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A 12-week London study was recently conducted involving 58 type 2 diabetics with hemoglobin A1c (HbA1c) levels over 7 percent. Hemoglobin A1c is a marker for long-term glycemic control in diabetics.
After 12 weeks on 2g of cinnamon per day, study subjects had significantly lower HbA1c levels, as well as significantly reduced blood pressures (systolic, SBP and diastolic, DBP).
The researchers’ conclusion:
“Intake of 2g of cinnamon for 12 weeks significantly reduces the HbA1c, SBP and DBP among poorly controlled type 2 diabetes patients. Cinnamon supplementation could be considered as an additional dietary supplement option to regulate blood glucose and blood pressure levels along with conventional medications to treat type 2 diabetes mellitus.”
In related news, a new study out of the University of North Carolina at Chapel Hill points to a connection between magnesium in the diet and lowered risk of diabetes.
According to Reuters:
“It's plausible that magnesium could influence diabetes risk because the mineral is needed for the proper functioning of several enzymes that help the body process glucose.”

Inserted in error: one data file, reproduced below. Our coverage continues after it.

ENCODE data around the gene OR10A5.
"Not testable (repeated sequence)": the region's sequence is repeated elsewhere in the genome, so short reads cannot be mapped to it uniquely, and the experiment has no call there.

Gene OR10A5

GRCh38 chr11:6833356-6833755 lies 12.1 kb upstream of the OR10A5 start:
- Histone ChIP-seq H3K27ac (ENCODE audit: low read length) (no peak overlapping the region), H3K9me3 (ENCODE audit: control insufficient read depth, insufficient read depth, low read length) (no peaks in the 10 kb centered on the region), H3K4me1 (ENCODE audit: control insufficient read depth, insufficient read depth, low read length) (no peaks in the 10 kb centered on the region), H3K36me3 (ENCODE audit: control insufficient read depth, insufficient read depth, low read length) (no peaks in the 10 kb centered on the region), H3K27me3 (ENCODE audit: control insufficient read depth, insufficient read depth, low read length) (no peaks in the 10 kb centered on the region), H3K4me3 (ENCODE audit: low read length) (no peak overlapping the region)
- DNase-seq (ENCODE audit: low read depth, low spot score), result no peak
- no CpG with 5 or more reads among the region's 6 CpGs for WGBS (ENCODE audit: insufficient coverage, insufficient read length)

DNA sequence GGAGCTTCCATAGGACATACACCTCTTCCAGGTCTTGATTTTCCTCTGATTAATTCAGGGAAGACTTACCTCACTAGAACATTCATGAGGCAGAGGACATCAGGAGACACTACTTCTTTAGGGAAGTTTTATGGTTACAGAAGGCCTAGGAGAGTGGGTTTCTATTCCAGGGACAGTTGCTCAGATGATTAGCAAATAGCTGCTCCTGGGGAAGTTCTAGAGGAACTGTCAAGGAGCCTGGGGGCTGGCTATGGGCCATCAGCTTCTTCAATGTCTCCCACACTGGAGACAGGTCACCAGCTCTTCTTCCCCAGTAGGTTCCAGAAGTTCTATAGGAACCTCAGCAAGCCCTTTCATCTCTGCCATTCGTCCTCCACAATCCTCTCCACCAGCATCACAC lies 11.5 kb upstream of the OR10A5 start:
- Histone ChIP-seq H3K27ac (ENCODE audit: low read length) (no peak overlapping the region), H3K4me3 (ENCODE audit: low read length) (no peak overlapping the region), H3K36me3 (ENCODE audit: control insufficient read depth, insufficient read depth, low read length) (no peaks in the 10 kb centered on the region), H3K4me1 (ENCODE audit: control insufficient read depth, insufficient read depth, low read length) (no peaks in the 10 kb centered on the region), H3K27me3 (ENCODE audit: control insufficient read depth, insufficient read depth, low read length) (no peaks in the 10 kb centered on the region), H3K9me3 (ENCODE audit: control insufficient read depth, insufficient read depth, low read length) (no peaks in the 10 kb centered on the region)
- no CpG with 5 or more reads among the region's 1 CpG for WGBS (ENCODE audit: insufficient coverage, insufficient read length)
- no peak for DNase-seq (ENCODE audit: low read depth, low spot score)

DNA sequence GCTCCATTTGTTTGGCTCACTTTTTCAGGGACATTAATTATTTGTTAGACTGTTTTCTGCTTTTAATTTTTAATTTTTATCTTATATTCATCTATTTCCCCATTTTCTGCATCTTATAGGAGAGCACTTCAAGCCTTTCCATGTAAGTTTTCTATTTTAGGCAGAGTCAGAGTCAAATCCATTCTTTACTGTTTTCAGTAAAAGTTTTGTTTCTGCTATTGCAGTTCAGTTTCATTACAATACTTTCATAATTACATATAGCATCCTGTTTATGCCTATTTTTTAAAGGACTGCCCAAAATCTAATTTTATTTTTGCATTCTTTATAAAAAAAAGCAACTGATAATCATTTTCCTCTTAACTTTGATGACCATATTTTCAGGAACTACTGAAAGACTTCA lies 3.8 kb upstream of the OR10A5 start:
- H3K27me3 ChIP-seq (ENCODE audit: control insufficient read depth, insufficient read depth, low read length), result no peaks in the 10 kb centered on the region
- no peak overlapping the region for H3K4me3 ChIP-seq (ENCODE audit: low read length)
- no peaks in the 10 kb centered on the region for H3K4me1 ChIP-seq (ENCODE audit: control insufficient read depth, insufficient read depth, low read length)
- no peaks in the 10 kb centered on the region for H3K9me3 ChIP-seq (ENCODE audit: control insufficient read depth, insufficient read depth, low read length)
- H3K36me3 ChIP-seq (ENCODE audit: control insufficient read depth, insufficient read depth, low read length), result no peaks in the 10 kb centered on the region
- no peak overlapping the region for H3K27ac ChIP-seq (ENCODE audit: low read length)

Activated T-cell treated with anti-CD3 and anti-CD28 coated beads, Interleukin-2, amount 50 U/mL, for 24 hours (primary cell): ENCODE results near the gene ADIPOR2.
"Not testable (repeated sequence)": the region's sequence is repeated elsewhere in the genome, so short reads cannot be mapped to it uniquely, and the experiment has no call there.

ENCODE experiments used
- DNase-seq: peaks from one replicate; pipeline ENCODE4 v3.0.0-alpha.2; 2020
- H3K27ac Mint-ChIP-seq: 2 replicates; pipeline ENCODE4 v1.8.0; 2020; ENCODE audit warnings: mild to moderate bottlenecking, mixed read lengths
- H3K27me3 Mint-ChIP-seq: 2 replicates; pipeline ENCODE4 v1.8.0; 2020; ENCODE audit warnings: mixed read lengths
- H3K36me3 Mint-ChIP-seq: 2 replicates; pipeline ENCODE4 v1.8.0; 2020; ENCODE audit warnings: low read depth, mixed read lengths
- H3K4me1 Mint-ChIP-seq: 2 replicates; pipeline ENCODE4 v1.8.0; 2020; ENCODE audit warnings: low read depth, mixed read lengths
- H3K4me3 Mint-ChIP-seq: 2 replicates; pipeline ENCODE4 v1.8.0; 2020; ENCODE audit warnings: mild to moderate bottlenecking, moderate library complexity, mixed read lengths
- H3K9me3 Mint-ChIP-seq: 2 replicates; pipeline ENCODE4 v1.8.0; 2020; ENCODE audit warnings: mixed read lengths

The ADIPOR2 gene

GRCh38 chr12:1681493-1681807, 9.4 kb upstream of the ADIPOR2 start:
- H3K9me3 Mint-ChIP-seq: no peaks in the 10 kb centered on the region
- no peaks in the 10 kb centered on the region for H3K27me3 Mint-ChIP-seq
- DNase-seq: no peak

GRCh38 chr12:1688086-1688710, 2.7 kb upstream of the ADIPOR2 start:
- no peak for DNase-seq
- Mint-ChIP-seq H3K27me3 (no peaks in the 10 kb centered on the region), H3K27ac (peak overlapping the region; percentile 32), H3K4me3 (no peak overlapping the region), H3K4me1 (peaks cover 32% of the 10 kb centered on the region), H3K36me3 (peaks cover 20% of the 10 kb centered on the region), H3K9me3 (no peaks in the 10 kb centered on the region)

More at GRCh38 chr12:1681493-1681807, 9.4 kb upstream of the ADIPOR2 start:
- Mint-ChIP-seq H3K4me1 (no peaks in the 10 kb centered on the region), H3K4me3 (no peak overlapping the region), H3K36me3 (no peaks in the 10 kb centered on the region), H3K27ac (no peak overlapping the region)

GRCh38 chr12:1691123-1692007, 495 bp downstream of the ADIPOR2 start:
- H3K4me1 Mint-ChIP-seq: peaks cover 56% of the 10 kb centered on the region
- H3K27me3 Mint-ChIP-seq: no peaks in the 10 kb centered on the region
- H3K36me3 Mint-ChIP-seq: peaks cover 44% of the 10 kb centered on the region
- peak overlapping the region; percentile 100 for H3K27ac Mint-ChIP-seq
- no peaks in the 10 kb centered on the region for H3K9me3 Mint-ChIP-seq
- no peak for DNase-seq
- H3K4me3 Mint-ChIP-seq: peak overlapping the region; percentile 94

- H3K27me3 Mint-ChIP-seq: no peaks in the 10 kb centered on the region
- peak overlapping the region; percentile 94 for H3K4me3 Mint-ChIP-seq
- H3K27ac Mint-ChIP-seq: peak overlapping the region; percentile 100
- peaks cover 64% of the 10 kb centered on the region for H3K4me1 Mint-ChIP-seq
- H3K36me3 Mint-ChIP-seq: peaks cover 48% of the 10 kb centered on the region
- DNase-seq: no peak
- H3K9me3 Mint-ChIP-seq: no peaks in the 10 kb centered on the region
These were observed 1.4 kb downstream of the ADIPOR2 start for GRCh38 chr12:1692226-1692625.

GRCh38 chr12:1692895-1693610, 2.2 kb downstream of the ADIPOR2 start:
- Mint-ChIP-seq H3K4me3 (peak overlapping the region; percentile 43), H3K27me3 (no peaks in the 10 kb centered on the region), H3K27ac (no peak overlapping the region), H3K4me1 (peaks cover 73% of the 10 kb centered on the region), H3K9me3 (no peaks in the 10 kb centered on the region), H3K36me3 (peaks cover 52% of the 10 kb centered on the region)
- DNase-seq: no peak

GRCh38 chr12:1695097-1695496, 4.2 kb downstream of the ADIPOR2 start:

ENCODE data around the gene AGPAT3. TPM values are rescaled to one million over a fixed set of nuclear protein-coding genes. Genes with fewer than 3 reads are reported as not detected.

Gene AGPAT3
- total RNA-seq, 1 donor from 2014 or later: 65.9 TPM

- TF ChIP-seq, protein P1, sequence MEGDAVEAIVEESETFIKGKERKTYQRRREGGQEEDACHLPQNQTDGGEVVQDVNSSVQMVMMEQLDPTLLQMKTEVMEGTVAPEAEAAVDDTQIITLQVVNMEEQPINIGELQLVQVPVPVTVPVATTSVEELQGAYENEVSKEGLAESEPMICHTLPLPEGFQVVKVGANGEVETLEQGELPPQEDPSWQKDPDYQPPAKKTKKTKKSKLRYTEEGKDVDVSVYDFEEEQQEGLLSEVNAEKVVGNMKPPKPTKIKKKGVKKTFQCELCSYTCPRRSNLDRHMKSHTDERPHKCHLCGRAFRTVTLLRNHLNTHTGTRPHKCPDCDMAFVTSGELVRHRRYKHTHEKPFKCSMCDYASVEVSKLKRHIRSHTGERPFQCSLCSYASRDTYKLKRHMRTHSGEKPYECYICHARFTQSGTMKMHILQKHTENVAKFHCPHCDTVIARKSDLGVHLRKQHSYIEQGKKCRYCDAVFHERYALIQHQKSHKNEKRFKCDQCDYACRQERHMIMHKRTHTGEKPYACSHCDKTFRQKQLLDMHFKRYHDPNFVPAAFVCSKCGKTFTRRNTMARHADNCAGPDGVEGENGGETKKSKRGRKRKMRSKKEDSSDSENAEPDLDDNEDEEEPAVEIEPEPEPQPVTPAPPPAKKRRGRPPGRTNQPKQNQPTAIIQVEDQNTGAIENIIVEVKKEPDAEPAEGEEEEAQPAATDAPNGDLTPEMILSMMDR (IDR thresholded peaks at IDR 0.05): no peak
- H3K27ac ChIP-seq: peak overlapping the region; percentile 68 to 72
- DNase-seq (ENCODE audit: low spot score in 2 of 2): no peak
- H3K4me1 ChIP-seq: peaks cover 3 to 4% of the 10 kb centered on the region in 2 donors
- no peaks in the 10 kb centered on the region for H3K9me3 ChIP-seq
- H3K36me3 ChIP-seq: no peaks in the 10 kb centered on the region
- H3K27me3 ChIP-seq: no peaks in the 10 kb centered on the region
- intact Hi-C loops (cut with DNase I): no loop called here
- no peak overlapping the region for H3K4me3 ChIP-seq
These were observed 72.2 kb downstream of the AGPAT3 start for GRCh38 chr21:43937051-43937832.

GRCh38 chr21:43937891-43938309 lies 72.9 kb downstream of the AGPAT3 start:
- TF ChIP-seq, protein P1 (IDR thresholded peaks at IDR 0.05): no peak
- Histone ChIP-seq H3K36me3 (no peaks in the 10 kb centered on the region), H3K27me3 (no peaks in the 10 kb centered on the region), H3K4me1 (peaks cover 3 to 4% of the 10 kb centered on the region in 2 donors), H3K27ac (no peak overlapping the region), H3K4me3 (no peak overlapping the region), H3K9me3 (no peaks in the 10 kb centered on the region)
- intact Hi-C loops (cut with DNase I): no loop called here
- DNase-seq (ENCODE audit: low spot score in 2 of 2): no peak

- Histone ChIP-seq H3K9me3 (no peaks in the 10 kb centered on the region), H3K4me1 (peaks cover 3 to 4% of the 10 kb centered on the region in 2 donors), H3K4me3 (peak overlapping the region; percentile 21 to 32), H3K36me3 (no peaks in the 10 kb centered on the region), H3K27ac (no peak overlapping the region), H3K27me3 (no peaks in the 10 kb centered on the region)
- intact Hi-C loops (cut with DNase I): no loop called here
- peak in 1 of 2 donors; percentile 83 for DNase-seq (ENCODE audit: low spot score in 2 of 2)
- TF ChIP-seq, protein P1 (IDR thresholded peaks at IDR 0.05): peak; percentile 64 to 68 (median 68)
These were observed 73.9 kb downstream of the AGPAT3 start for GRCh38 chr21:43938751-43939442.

Researchers studied magnesium intake and diabetes risk in about 4,500 men and women aged 18 to 30. None of the participants were diabetic at the start of the study.
Over the ensuing 20 years, 330 of the test subjects developed diabetes. The people with the highest magnesium intake – about 200 milligrams for every 1,000 calories consumed – were almost 50 percent less likely to develop diabetes than men and women who consumed about 100 milligrams per 1,000 calories.
The study also revealed that as magnesium intake increased, inflammation levels decreased, as did insulin resistance.
IMPORTANT NOTE: Reuters reports one wildly inaccurate conclusion: that consuming whole grains (which are high in magnesium) is associated with lower diabetes risk.
This is simply not true.
If you’re looking for ways to increase the magnesium in your diet, avoid grains and opt for healthier choices like avocados, almonds, certain types of beans and peas.